Archive August 2017 XVIII, No. 8

Coding & Billing: 10 Revenue-Cycle Mistakes to Avoid

These blunders could endanger more than just your reimbursements.

Cristina Bentin

Cristina Bentin

BIO

troublesome billing practices COLLECT WITH CARE Unbundling, which is when you report separate codes for related services when one comprehensive code includes all related services, is one of several troublesome billing practices.

Reimbursements are the lifeblood of your surgical facility, which is why you fight so hard for every dollar. At the same time, you need to evaluate your entire revenue cycle so your processes are efficient, accurate and profitable. Avoid these 10 common mistakes that could put your reimbursements — and your facility — at risk.

Submitting fraudulent claims. Under the False Claims Act, it is illegal to submit claims for payment that you know or should know are fraudulent. When you bill a claim, your facility is certifying that it has earned the payment requested and complied with the billing requirements. Always let the physician's written clinical documentation determine your code selection. Your center is subject to a take-back of all overpayments when discovered, and it might also incur additional monetary penalties per violation above and beyond the overpayment. If you bill it, federal investigators will take notice.

Reporting the wrong place-of-service code. Although no one should ever misrepresent place of service, there's an uptick in the reporting of the place of service "11: physician office" by the physician office staff for procedures performed in the ASC simply to get claims out the door. The correct place-of-service code reported by the physician office when a procedure is performed in an ASC should be "24: ambulatory surgery center."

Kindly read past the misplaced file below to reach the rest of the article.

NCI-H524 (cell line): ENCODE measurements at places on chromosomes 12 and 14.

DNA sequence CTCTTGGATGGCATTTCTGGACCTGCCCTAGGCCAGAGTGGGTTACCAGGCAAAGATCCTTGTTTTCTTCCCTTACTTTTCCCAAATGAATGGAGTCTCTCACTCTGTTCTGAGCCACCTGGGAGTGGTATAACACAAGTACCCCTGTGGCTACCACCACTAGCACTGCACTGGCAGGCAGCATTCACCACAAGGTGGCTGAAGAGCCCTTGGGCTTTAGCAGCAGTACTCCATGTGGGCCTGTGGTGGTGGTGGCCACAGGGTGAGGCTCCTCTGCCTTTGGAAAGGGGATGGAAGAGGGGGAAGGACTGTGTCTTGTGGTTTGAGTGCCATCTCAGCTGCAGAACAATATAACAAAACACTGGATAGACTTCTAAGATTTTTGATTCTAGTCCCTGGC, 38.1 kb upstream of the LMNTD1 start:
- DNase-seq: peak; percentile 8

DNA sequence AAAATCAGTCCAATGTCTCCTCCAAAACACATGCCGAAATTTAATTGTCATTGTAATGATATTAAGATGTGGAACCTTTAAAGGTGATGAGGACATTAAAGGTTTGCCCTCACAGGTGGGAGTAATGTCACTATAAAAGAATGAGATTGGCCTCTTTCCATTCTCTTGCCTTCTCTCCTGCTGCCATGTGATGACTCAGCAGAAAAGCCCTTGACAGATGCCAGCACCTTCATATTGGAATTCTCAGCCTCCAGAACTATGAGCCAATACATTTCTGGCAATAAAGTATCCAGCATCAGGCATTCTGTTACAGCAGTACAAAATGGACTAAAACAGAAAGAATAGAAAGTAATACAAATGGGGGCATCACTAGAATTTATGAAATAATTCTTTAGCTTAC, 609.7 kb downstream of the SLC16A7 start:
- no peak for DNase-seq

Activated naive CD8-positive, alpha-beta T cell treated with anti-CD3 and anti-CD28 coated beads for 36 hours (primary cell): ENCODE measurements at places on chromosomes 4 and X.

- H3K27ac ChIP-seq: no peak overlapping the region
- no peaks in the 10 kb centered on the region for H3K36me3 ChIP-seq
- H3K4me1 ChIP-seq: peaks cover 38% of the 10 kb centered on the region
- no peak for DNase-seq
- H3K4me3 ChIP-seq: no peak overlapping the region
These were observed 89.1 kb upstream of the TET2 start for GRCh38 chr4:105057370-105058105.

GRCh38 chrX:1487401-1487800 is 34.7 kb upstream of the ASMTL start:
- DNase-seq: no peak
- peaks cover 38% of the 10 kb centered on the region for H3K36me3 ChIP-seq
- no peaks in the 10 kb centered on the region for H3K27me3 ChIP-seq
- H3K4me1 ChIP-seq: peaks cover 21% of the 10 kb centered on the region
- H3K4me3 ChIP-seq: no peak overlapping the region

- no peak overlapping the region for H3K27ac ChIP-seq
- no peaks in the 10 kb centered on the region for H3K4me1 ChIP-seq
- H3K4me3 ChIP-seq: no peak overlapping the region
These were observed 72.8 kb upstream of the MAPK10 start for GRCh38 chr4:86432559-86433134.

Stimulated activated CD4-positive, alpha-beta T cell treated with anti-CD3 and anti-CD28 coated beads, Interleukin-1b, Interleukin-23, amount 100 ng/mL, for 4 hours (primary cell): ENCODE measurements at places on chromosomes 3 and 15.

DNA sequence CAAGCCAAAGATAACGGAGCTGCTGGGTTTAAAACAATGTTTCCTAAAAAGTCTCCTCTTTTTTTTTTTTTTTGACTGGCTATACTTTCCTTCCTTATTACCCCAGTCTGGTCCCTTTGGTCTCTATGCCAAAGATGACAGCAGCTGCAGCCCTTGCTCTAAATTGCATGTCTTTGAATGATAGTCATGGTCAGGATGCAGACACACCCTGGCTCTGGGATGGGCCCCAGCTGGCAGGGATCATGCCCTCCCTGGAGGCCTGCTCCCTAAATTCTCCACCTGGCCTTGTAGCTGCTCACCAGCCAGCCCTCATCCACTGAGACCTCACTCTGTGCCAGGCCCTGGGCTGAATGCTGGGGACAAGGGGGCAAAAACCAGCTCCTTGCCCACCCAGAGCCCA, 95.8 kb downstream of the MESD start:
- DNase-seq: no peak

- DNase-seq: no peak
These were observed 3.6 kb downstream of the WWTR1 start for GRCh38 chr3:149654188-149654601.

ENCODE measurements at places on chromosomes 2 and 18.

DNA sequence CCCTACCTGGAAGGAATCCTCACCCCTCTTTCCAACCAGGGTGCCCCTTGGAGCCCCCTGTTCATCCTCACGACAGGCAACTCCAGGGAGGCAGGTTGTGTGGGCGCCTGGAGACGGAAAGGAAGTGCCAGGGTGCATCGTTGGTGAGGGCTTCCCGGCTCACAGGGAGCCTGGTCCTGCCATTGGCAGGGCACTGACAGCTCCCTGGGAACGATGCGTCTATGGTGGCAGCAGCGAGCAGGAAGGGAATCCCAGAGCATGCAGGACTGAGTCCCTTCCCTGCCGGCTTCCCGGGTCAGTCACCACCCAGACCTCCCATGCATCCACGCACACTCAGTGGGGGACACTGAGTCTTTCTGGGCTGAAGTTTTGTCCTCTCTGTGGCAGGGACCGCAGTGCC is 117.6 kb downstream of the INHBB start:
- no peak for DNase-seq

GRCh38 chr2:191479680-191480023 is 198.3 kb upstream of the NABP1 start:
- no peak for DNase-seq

Unbundling. Unbundling occurs when you bill multiple procedure codes for a group of procedures that are covered by a single comprehensive code. This erroneously results in higher reimbursement. Unbundling comes in many shapes and sizes, from fragmenting one service into component parts and coding each component part as if it were a separate service to breaking out bilateral procedures when one code is appropriate. Another example is separating a surgical approach from a major surgical service, as in reporting a laparoscopic hernia repair using 2 codes — one for a diagnostic laparoscopy and another for the laparoscopic hernia repair — when that approach is already included in the laparo-scopic hernia repair code.

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